Music is inextricably tied to the history of the Jewish people. From early cantorial music in the First and Second temples and chanted piyyutim, to rhythmic klezmer and the folksy melodies behind Debbie Friedman’s guitar-led numbers, music has always defined, united and inspired Jews. The San Diego Center for Jewish Culture at the Lawrence Family JCC honors that ancient link each year with the San Diego Jewish Music Series.
Now in its 12th year, the series makes accessible to the community musicians representing a variety of Jewish musical genres. Spread across three performance days and more than 100 individual instrumentalists and singers, the series begins March 23 at 7 p.m. with classical; continues March 27 at 2 p.m. with a fusion orchestral band representing klezmer, jazz and Ladino; and concludes with choral music by local adult and youth choirs April 3 at 1 and 4 p.m.
“The Music Series is wonderfully eclectic and a great opportunity for all ages to come and enjoy,” says Sylvia Bendelstein, chair of the series committee for the second time. “It’s exciting to know the groups or musicians will bring a quality performance and a wonderful repertoire to the concerts.”
According to Bendelstein, her committee spends several months discussing and determining the types of music they’d like to bring to the next series. Once they’ve selected their preferred musical genres, D. Candis Paule, producer of the series, begins homing in on the most qualified and suitable musicians to fit the bill. Selecting the perfect musicians is no easy feat. Each musician, and the talent and music they bring to the series, must coincide with the CJC’s mission.
As Bendelstein describes it, each musician must “expand and enrich cultural life in San Diego by presenting the finest in Jewish artistic expression, encouraging the preservation of Jewish culture and heritage and nurturing new creativity in the arts.” If their reputations and history of musical performance are any indicator, this year’s group of musicians should have no problem ensuring the CJC stays true to its mission.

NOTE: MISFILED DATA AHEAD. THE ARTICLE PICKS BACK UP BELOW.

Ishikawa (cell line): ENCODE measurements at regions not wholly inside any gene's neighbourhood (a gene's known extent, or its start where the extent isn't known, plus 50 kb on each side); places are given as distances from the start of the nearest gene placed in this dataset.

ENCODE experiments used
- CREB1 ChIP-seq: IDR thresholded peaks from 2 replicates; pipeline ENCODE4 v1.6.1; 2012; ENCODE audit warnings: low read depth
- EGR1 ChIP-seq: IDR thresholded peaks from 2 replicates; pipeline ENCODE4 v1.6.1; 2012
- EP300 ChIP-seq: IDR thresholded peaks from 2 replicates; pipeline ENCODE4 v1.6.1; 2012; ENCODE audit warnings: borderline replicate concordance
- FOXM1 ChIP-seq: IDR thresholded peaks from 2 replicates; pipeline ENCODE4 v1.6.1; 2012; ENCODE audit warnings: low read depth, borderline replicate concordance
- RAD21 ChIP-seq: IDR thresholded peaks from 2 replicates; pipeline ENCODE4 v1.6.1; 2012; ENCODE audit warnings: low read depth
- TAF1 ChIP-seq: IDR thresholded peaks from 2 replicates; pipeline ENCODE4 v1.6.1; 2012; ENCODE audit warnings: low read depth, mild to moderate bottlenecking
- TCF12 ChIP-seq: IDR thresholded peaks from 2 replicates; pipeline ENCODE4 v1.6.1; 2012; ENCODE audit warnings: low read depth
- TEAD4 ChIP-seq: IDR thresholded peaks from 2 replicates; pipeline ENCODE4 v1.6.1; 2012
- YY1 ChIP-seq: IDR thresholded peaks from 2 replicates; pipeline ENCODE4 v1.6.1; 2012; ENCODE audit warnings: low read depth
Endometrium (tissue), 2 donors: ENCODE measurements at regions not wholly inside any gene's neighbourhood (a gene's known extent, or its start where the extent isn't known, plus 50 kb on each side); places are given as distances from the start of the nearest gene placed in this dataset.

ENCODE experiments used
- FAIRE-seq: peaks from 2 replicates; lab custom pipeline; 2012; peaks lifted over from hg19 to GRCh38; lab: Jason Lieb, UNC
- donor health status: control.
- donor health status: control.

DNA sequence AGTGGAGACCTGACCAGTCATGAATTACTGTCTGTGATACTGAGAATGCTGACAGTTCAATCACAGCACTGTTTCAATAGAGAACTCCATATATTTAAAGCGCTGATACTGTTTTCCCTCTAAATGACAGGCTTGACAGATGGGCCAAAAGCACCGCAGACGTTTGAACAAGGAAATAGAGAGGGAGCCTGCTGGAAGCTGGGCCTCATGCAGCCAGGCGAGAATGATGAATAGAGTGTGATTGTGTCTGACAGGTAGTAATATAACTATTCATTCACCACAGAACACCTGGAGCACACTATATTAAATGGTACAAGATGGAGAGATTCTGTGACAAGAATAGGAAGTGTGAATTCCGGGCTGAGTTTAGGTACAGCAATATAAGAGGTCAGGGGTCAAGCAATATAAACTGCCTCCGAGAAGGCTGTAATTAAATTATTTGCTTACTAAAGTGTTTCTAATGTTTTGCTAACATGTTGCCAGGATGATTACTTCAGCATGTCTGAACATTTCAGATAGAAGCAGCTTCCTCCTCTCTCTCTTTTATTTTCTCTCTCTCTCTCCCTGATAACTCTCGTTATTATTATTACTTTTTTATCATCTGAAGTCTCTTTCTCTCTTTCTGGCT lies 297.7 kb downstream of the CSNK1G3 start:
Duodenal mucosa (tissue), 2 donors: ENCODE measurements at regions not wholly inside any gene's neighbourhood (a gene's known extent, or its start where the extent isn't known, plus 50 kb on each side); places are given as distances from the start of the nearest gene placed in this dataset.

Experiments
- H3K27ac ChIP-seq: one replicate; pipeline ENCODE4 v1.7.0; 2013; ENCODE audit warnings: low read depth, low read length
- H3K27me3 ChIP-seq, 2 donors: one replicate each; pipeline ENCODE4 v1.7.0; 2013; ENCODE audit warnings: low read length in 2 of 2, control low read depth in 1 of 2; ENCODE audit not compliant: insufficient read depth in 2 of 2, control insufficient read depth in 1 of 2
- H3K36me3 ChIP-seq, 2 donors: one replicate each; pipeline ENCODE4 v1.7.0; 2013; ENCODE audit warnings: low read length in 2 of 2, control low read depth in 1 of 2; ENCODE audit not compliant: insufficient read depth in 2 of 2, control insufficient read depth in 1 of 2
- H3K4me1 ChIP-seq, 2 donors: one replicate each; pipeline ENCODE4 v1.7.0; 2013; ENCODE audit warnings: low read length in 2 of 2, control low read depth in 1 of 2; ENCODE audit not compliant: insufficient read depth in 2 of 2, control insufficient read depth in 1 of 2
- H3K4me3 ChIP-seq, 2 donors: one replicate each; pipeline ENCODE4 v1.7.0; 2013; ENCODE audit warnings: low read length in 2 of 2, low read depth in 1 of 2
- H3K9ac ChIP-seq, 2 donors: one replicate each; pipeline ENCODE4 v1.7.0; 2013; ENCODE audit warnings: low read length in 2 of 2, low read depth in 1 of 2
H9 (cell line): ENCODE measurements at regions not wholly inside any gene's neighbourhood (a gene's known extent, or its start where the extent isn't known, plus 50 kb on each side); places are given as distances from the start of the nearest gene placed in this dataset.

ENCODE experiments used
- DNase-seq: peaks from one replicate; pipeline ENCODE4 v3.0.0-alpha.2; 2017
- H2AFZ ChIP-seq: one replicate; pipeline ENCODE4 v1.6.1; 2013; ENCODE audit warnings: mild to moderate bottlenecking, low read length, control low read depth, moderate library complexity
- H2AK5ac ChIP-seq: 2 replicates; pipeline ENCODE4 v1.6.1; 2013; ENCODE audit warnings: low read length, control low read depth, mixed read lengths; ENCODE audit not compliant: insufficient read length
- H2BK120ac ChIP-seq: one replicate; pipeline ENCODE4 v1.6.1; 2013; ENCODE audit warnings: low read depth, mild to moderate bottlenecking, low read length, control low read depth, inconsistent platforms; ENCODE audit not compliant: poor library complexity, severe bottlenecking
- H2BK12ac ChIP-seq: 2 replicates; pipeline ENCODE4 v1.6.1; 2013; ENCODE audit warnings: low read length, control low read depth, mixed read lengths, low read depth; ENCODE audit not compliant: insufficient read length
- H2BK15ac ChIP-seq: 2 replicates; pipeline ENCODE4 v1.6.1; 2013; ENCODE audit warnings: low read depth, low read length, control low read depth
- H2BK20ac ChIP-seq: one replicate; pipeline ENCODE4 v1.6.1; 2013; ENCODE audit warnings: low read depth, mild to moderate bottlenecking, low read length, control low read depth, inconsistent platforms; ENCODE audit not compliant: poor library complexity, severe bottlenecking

Seasoned pros and budding prodigies
The Jewish Music Series begins this year with a classical performance of both Jewish and non-Jewish works performed by two musicians, each impressive for his own reasons. “An Evening of Flute and Cello Delights,” presented in conjunction with the Italian Cultural Center of San Diego, will entertain ears young and old with, first, world renowned flute soloist Rafaele Trevisani, who is on tour from Italy. Trevisani, who will play a Jewish and Italian repertoire, has also performed in Israel and with Claudio Simone of Solisti Veniti in Italy. Opposite the long and illustrious career of Trevisani comes 19-year-old Julian Schwarz, a cello prodigy and undergraduate sophomore at the Colburn School Conservatory of Music in Los Angeles. According to Schwarz, whose father is completing his 26th and final season as music director of the Seattle Symphony, the two will most likely perform their own selections as well as a joint recital.
“I’m sort of in the in-between stage of being a student and a professional [musician], and I’m trying to balance those two roles as best I can,” says Schwarz, who travels about a week each month playing concertos and recitals while simultaneously living a student’s life in Los Angeles.
Schwarz’s love of music is traceable to many of his family members, and to late Seattle Symphony cellist David Tonkonogui, who performed as part of the Music of Remembrance organization to preserve Holocaust-era music, and who gave Schwarz his first cello lessons at age 6.
“[Tonkonogui] was my main, and still is in many ways, my main inspiration,” says Schwarz, whose paternal grandparents narrowly escaped persecution during the Holocaust by fleeing for the U.S. “…He instilled the love of music in me and always allowed me to have sort of free creative license. He sort of inspired me to become a musician.”
The combination of the seasoned professional flutist — a former student and now colleague of Sir James Galway — in Rafaele Trevisani and of the budding cello prodigy in Julian Schwarz should give audience members of all ages a musical chemistry to appreciate.
David and Dorothea Garfield Theatre; 7 p.m. March 23; $22/JCC members and $26.50 non-members.
Not your grandmother’s klezmer
A Jewish music series without klezmer would be like the fiddler on the roof without his fiddle. Luckily, this year’s series will not only have its fiddle, but more than 10 other instruments, too, in the form of Aaron Kula’s Klezmer Company Orchestra. The name is a bit of a misnomer, says Kula, who started the South Florida-based group in 1997.